Unlocking the land lock for women: A study of Lola’s The Lock on My Lips (2014)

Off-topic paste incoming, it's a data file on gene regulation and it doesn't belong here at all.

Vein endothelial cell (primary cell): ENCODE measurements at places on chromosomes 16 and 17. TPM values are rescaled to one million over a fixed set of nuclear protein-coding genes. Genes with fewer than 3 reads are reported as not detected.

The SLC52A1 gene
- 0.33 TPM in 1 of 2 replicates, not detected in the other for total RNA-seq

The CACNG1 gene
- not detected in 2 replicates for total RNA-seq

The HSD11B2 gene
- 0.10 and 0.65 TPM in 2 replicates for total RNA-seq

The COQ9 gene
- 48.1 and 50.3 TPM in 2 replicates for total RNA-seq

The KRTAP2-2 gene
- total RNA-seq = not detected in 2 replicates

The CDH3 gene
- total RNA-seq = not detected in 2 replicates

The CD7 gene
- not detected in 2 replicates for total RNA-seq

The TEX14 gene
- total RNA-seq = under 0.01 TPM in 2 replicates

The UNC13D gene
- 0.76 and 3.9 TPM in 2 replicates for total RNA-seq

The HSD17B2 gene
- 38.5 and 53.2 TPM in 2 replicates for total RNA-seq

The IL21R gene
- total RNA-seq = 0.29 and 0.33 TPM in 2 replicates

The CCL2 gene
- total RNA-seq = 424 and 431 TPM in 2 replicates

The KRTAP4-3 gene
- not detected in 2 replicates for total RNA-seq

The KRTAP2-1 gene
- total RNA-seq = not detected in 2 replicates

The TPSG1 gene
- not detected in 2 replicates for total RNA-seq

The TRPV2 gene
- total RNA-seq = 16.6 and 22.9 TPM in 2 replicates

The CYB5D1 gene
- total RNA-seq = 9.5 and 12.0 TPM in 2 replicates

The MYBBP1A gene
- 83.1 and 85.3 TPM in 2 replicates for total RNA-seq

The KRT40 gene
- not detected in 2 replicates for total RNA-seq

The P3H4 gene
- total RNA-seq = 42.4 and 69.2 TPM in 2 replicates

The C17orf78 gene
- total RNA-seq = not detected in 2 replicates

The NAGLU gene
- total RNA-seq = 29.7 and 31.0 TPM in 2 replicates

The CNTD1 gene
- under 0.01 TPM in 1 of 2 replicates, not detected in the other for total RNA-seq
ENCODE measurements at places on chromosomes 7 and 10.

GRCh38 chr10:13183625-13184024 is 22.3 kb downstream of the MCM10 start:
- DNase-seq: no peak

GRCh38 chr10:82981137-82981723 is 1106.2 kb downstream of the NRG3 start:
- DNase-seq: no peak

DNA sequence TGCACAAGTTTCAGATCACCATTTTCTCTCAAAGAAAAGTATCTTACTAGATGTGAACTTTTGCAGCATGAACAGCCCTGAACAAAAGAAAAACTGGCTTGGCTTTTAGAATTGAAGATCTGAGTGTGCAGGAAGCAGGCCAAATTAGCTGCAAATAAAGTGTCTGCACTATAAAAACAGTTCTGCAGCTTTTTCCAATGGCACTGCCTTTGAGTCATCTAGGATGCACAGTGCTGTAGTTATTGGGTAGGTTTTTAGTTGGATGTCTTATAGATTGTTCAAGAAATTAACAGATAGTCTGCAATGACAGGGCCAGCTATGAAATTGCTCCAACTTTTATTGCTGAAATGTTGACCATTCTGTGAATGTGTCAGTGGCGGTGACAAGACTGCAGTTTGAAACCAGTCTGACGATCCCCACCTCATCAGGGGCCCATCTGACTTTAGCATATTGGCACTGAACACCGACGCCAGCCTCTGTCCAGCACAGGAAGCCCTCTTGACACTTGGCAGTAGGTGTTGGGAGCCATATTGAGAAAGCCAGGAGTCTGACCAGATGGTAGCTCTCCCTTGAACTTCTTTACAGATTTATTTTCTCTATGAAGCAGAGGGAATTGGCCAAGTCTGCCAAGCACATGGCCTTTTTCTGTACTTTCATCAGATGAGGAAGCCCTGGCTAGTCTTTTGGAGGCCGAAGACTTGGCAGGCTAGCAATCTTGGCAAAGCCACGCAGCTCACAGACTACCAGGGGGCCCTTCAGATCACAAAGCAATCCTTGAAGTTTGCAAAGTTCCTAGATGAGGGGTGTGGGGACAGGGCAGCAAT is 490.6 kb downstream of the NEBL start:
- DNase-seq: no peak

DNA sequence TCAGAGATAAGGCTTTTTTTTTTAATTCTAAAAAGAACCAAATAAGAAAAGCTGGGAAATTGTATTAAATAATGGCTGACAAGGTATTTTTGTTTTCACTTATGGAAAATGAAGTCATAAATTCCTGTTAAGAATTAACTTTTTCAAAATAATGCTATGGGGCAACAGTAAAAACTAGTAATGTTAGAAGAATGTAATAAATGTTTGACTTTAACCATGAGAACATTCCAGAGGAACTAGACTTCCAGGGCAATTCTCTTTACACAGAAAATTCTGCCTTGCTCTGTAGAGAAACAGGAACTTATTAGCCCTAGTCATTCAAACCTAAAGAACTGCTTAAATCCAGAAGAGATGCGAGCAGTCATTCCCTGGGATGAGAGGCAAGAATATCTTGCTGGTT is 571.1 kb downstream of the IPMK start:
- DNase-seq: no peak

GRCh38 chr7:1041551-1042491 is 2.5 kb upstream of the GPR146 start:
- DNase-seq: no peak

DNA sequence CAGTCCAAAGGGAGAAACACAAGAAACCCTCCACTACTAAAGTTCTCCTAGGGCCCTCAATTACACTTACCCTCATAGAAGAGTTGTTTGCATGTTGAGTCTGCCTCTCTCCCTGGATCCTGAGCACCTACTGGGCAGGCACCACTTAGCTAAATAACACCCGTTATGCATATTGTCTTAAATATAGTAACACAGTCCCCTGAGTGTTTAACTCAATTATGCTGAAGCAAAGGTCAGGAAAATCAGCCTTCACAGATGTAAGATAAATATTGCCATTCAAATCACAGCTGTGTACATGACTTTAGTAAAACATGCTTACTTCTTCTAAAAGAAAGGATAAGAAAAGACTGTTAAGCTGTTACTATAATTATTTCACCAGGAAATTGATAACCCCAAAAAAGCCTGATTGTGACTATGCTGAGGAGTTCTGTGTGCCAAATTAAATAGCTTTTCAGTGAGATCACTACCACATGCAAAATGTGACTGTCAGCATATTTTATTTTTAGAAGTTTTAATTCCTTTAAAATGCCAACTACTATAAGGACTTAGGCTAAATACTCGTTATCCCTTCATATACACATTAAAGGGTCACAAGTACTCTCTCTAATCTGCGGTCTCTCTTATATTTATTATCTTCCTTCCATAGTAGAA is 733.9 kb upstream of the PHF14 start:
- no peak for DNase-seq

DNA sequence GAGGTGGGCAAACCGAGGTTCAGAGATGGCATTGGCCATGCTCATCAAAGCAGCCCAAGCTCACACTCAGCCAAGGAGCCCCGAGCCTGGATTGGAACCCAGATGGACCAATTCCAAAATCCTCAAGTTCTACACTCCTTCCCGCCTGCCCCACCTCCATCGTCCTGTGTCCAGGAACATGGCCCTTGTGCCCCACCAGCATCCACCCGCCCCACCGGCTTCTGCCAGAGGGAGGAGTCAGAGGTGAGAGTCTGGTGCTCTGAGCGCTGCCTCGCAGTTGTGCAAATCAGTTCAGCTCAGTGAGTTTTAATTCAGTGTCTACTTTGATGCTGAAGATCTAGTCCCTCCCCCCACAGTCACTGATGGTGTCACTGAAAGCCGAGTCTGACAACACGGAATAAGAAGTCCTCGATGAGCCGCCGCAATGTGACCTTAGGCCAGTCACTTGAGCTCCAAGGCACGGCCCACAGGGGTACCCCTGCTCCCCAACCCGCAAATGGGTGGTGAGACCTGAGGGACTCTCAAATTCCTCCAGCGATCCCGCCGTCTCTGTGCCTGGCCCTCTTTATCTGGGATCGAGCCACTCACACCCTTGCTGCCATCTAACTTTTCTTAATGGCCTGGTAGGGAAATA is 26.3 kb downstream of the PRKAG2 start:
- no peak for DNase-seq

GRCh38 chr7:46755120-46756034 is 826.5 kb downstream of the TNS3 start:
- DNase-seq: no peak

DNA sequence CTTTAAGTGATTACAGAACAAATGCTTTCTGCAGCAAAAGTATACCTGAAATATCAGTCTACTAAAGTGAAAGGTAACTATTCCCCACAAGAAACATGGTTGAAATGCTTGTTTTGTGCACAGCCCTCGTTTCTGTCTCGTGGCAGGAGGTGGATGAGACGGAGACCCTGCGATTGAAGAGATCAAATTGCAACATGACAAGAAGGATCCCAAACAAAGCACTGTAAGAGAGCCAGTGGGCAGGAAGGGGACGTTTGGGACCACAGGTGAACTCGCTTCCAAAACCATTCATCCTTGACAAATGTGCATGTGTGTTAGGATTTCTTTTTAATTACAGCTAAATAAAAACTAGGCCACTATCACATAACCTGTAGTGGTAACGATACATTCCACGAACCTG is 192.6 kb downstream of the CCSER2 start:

This article analyses land ownership and conflict in Pepertua Nkamayang Lola’s The lock on my lips. It focuses on degendering stereotypes with regard to land ownership. The argument is that though the conservative traditional African society did not accommodate the idea of women owning land, the progressive and evolutionary African society warrants that with the changing roles of women, women should own and use the land for the growth and development of women in particular and society at large. Thus, for women to be able to engage in transformative processes that assure African futures with less gender inequalities and conflict, Lola in the play encourages equity in land ownership where women can feel comfortable to own and use land. In achieving this, female bonding will definitely play a significant role. Also, rather than pitting men against women in such conflict resolution endeavours, Lola advocates for dialogue between the two parties because there is a need to engage men since they are most of the time the perpetrators of actions against women. The postcolonial feminist theory is used for analysis. The paper concludes that women need to be recognised, acknowledged, and encouraged to own land which is a metaphor for property, and to use such land to positively transform society, especially without violence as violence only begets violence and the vicious cycle continues, leading to unstable societies.
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